So far in our series of what military friendly really means, we have covered the importance of accreditation when picking the right school for you to attend, and how to determine the best degree program for you to pursue. Now we will explore making sure you get the credit you deserve. Let’s face it, the military spent a lot of money to train, equip, and educate you in order to do the job you do or did so well wearing the uniform of our nation. Why not get credit for that training and experience?
In your research on finding the right college for you to attend and the right degree program to study, you will find many so called “military friendly” institutions touting they recognize military training and experience for transfer into college credit. The question are: Do they really? How do you know? What should you know? Do they count for degree requirements or just extra credits that don’t help you complete your degree?
Ok, there are a few things you need to know when it comes to the transfer of military training and experience to college credits.
Your first consideration in getting the credit you deserve is to determine if the school you are looking to attend a member of the Service-members Opportunity Colleges (SOC), a signatory of the Department of Defense Memorandum of Understanding (DoD MOU), and a supporter of Executive Order 13607 – Establishing Principles of Excellence. If the school you are looking to attend is neither of these, then do not expect that they will consider your military training and experience for college credit.
So why should your school be a SOC school? First, just to make sure we are reporting accurate information, as of the time of publication of this Blog, the Undersecretary of Defense that provides oversight to the Voluntary Education Program has revised the contract which SOC was a part of, effectively dissolving the SOC Consortium. SOC will remain as an oversight and compliance arm of the DoD Voluntary Education Program, but the consortium of schools will no longer be in effect as of 1 January 2015. The provisions of SOC’s DNS and Consortium are now covered under the DoD MOU. However, it is expected, by the DoD that all former and future members of SOC will continue to embrace and follow the SOC Principles, Criteria, and Standards of Good Practice.
Three of the Standards of Good Practice schools are to embrace deal with the transfer of credits. The first is for schools to design and implement transfer policies to minimize loss of credit and avoid the duplication of coursework. The second, and most important, is to recognize and award where appropriate college credit for military training and experience. The third standard deals with the awarding of college credit for nationally recognized standardized tests, which include CLEP (College Level Examination Program), DSST (Department of Defense’s Defense Activity for Nontraditional Education Support), and ECE (Excelsior College Examinations).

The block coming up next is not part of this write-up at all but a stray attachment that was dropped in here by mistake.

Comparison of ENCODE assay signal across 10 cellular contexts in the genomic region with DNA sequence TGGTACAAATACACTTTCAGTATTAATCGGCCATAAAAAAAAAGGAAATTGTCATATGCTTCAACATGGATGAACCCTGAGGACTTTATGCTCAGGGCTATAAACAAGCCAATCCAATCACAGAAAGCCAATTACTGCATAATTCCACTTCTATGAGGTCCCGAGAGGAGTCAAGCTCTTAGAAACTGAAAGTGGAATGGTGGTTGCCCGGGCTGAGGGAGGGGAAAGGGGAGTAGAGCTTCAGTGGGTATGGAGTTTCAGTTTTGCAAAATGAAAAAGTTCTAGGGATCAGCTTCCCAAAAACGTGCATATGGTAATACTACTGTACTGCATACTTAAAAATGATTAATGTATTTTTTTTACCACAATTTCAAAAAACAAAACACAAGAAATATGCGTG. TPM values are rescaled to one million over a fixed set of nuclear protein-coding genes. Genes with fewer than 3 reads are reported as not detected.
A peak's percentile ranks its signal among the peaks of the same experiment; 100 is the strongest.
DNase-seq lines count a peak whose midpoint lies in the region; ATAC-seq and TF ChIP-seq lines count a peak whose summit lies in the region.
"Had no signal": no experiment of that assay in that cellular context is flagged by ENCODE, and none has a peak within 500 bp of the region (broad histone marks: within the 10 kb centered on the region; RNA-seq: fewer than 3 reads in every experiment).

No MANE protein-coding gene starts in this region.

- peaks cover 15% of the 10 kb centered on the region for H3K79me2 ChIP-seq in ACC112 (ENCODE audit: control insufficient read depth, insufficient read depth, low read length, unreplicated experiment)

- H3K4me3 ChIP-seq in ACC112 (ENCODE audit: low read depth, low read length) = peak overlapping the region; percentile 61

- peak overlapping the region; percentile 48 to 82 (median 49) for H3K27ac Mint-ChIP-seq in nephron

One of the elements of the DoD MOU requires schools, whether they are a member of SOC or not, is to provide to potential students before enrollment, their transfer credit policies which must include whether or not they will accept military training and experience for college credits as reflected on their JST. The DoD MOU is quite clear as to the requirements for colleges when it comes to transfer credits and the requirement to consider military training and experience for transfer. Colleges are to let you, the military-related student, know BEFORE you enroll, exactly what your transfer credits will look like and how they will be applied to your degree program. It is just that simple!
Why is this important to know? We will go into much more detail in the next Blog when we cover your Joint Service Transcript, but for now here is an example.
The JST of an Army Staff Sergeant, who is a Military Police Officer, having completed Warrior Leader and the Advance Leader Course, and who was a Recruiter, reflects a total of 41 college level credits. 16 of the 41 credits fall under the category of criminal justice,12 credits fall under the category of general business administration, and remaining 13 credits fall under the category of general electives. When you consider that a normal amount of credits carried by students for a semester is 12 – 15, this means this Staff Sergeant, depending on the school he chooses to attend and the transfer policy of that school, may have already completed 3 semesters of college! This directly impacts how long you will need to stay in college to complete your degree and just how far your benefits will go. Wouldn’t you want to know this information BEFORE you enroll into a particular college?
In the next Blog, we will decipher the JST and let you know the questions to ask college admissions or enrollment counselors.